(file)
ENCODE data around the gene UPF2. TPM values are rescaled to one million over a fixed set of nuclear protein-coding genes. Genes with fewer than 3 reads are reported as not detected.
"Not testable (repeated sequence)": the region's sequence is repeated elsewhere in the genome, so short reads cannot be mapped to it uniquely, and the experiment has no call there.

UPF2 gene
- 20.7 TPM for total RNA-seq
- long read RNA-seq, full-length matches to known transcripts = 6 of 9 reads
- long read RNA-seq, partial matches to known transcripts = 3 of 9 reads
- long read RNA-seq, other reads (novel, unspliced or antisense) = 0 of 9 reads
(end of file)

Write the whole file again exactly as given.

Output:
ENCODE data around the gene UPF2. TPM values are rescaled to one million over a fixed set of nuclear protein-coding genes. Genes with fewer than 3 reads are reported as not detected.
"Not testable (repeated sequence)": the region's sequence is repeated elsewhere in the genome, so short reads cannot be mapped to it uniquely, and the experiment has no call there.

UPF2 gene
- 20.7 TPM for total RNA-seq
- long read RNA-seq, full-length matches to known transcripts = 6 of 9 reads
- long read RNA-seq, partial matches to known transcripts = 3 of 9 reads
- long read RNA-seq, other reads (novel, unspliced or antisense) = 0 of 9 reads